After a loooong hiatus that included losing the attachmentmama.com URL for eight months because I failed to renew with the host and some company swiped it, put it in no-man’s web-land and then held it for ransom — I’m happy to take another crack at the Mommy Blogging thing.
Topic du jour: baby sitters.
When I think back to the early years when my girls were babies and toddlers and any short separation resulted in what felt like primal anxiety and heartache, it’s hard to believe where we’ve come since then and how much faith I put in others to help us care for them today.
We’ve found sitters through friends’ recommendations, our own friends, sitter-finding web sites, and craigslist. The first two categories of resources have worked out quite well — except that the young, bright women we found through friends didn’t want to be nannies forever and went on to pursue other things.
In all, we’ve had to part ways with three bad matches.
Here’s the stories — from the most recent a few weeks ago, to the first fire 3+ years ago.
Really sweet, kind young woman. More than happy to support our family beyond childcare to run an occasional errand, do laundry and help prepare dinner. An unexpected red flag went up for me during our interview when she said she was called to missionary work. But I didn’t follow my intuition.
We’d like our children to learn about different world religions. Somewhat hastily we thereby decided it would be fine for them to learn about their nanny’s faith. But we didn’t think to request parameters on her sharing, not anticipating how it might happen.
During the first week with the new sitter, when lying down with girls for story time, my eldest said, “Mommy, did you know Jesus died for us?”
“Yes, I’m familiar with that,” I said.
I knew this came from the sitter and wasn’t really concerned beyond worrying about possible details shared about the death — which I think is too much for a four and six year-old.
The second week, again during story time before bed, she said, “Mommy, did you know if we love Jesus, we go to God, and if we don’t, we go to Haides?”
She’s familiar with “Haides” because we’ve been reading the Greek Myths.
My response: ”Yes, that’s a story some people believe and some people don’t. Daddy and I don’t believe that.”
With that I knew that we’d made a mistake and this wasn’t a good match for us.
I don’t want to talk to my small children about hell as a real place. My personal belief is that hell is a state of mind and I’ll share my view of that with them when they are older. We also want their exposure to different religions to come through as learning there are multiple paths to God and different faiths exist based on family upbringing, where you live in the world, and sometimes what you choose when you’re older.
We realized for our family, that for someone who will have significant influence on the kids as a regular caretaker — we either need someone more aligned with our personal worldview or someone who isn’t called to convert others to their beliefs.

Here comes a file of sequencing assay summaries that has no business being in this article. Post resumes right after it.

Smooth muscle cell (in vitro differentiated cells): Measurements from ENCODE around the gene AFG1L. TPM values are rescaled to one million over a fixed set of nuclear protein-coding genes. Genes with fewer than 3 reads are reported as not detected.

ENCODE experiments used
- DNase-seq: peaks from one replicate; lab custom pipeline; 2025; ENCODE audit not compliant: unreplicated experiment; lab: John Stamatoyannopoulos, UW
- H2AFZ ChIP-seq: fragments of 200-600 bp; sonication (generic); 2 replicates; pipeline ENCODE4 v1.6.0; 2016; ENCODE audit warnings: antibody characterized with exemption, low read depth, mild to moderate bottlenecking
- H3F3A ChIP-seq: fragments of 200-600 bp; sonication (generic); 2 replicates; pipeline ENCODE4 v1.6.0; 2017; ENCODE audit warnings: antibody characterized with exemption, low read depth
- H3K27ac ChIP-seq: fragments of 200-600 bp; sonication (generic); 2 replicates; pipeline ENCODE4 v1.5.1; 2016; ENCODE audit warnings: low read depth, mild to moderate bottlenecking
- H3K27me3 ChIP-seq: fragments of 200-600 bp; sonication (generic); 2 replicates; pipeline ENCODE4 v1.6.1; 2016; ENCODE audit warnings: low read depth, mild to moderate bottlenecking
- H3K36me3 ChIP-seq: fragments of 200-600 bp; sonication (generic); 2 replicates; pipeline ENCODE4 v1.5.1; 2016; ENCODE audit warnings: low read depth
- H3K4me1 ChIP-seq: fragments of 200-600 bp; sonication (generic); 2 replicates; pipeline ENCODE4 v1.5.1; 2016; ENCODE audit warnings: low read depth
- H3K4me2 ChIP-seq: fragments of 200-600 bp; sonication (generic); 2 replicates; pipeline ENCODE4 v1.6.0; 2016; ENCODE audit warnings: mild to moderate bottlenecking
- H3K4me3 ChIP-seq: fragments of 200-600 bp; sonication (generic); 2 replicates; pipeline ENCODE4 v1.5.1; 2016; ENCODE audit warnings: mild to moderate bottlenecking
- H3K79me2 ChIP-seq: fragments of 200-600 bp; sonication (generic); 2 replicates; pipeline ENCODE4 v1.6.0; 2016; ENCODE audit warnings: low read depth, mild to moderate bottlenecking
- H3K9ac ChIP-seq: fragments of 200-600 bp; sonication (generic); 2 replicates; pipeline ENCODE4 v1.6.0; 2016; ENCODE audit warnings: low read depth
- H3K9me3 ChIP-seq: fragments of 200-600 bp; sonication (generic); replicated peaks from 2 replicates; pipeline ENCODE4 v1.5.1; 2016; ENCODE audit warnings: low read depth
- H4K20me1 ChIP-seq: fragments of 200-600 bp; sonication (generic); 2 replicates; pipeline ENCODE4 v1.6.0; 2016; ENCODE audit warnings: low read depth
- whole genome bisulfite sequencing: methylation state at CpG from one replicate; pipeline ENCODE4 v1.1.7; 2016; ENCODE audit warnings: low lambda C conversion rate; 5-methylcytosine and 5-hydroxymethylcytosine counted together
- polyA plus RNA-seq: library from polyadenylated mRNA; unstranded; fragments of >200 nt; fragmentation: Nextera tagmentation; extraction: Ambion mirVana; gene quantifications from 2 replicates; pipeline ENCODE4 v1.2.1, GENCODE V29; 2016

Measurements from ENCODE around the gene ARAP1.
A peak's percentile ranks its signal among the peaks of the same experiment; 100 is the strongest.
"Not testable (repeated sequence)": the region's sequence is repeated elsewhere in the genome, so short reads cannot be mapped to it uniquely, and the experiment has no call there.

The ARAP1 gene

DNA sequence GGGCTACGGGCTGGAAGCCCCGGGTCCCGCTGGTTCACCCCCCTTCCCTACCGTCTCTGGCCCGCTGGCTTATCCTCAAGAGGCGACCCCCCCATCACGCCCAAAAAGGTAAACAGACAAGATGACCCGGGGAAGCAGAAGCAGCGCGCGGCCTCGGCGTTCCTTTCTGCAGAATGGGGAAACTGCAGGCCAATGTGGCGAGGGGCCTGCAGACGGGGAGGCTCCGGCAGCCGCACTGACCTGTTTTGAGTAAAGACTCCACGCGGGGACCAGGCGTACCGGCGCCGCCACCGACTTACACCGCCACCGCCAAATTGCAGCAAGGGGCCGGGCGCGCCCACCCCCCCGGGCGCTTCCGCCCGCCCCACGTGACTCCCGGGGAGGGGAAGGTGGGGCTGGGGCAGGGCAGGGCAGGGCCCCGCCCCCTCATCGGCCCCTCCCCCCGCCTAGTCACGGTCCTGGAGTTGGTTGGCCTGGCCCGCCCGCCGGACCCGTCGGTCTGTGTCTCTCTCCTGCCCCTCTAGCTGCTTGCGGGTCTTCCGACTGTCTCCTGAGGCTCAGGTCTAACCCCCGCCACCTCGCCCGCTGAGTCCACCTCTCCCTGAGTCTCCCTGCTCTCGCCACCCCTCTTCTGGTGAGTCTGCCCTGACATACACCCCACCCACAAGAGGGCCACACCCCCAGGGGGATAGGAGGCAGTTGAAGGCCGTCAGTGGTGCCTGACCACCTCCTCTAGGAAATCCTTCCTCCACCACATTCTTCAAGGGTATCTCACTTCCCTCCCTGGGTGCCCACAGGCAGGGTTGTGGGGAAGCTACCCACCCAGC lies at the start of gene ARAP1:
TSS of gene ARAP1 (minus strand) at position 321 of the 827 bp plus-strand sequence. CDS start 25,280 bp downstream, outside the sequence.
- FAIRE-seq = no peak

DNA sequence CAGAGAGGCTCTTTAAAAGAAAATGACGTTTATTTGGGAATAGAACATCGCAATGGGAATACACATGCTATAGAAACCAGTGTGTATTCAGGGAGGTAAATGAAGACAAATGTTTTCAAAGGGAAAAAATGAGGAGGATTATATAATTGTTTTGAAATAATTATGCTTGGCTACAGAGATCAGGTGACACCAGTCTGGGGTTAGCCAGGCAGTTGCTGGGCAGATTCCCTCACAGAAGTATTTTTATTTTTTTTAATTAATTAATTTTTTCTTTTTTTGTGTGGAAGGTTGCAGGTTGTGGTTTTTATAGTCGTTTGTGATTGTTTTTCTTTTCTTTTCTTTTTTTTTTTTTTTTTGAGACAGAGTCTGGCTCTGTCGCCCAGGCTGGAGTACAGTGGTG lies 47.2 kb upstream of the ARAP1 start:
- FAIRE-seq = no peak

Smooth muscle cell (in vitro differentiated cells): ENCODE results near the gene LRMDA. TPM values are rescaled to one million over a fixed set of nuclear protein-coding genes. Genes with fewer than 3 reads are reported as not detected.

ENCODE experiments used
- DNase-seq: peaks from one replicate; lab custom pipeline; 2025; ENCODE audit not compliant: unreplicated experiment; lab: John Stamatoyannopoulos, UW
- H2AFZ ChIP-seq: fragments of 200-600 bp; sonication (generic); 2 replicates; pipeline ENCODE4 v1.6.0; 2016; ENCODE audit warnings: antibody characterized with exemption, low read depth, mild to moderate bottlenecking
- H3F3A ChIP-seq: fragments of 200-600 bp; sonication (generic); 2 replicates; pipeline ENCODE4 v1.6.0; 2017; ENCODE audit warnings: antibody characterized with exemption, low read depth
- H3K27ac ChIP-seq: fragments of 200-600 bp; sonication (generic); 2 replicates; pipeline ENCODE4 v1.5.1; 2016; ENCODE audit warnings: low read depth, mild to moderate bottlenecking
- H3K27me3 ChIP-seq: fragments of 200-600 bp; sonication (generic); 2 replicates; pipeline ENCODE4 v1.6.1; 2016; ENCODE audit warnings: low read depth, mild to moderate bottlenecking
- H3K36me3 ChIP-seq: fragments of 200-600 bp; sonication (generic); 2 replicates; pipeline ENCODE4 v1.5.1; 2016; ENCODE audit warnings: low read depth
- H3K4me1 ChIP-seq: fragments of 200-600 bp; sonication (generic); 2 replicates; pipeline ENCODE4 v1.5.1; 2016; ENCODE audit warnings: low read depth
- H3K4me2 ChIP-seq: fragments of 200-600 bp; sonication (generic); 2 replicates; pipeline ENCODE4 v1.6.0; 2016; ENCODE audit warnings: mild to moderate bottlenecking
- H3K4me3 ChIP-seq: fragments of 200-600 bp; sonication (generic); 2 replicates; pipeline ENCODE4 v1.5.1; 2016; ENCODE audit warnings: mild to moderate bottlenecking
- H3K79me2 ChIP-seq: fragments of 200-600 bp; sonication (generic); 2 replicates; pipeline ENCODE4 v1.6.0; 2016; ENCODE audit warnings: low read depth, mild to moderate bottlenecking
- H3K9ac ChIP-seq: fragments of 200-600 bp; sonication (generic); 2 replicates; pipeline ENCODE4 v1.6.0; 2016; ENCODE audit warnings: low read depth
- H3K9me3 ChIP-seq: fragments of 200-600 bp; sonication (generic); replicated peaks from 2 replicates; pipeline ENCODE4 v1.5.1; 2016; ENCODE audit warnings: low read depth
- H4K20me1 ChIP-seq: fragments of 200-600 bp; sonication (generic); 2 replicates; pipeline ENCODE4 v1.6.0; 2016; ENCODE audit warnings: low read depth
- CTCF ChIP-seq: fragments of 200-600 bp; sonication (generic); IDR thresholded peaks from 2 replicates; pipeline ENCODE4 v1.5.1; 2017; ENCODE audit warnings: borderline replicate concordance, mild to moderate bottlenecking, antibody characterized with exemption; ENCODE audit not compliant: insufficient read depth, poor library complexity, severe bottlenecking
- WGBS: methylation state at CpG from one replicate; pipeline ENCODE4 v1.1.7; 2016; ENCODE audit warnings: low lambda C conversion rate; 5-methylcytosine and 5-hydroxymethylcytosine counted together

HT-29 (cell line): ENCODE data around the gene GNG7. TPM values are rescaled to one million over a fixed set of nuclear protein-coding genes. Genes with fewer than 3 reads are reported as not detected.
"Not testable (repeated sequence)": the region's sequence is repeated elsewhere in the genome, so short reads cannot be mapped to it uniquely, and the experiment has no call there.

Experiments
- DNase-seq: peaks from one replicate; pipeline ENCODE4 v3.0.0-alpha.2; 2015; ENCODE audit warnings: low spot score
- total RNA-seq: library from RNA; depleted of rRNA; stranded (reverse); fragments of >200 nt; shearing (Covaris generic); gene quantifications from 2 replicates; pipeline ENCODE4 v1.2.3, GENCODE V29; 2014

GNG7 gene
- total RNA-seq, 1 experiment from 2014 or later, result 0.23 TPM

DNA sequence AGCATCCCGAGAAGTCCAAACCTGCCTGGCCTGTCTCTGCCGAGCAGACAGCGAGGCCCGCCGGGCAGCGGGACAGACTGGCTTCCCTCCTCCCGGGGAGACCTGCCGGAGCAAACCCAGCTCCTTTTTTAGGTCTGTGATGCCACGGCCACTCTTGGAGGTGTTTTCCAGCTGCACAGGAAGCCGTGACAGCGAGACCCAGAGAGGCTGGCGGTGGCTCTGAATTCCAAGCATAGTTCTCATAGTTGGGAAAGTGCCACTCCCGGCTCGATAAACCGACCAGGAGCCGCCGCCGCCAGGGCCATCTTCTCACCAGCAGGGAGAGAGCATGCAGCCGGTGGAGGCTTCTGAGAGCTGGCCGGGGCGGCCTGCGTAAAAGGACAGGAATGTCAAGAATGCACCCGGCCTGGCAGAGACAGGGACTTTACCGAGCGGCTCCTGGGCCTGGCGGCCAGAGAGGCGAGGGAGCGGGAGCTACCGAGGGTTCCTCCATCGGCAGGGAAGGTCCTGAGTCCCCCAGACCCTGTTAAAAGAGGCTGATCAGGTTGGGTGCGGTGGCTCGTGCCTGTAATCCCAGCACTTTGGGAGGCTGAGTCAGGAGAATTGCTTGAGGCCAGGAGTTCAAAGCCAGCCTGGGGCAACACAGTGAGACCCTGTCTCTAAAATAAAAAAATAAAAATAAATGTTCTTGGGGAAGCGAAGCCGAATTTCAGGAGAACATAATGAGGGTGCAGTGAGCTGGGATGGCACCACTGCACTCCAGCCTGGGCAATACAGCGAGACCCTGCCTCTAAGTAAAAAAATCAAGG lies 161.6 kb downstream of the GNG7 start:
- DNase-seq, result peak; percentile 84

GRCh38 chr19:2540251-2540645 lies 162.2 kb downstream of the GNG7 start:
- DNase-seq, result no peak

The Risk Taker
Took girls to the neighborhood park in our double-wide stroller. Didn’t feel like hiking up the hill back home and took a ride with a male “acquaintance.” My eldest, who doesn’t miss a beat, said the sitter met this nice man for the first time at the park.
A) If my daughter spoke the truth, she was essentially taught by a trusted adult in her life that getting into cars with strangers is a perfectly acceptable thing to do. Oh My God.
B) Even if this guy was in fact someone our sitter knew, she made the choice to put the girls (2 1/2 and 4 1/2 at the time) in a car without carseats.
We got home from our date later that night after the girls were in bed. The baby-sitter was open in sharing all of this with us while casually drinking a beer she found in the fridge.
So disappointing on many fronts. The girls really adored her.
Super sweet. Creative. Came to the house with art supplies and fun projects to do with the girls.
And within the first three days on the job, she cried on two occasions to us with girls witnessing her upset. Once because she was distraught at getting caught in traffic and being 20 minutes late. And the second time, I don’t remember the impetus.
I just didn’t have the emotional capacity to take it on — straight out of the gate with a brand new sitter. I really wanted someone grounded, emotionally stable, who felt good about herself and could model that for the girls when they were together.
We were very fortunate to find someone who was all that and more in a nanny we were blessed with for two years that we hired after we let go the emotionally sensitive young woman. She is busy at an important new job now and I am really missing her!
Our girls are in after-school daycare now five days a week. I’m holding the vision that we find someone of her quality that could help pick up the girls two days a week so they could have some play time with each other at home and I could exercise after work.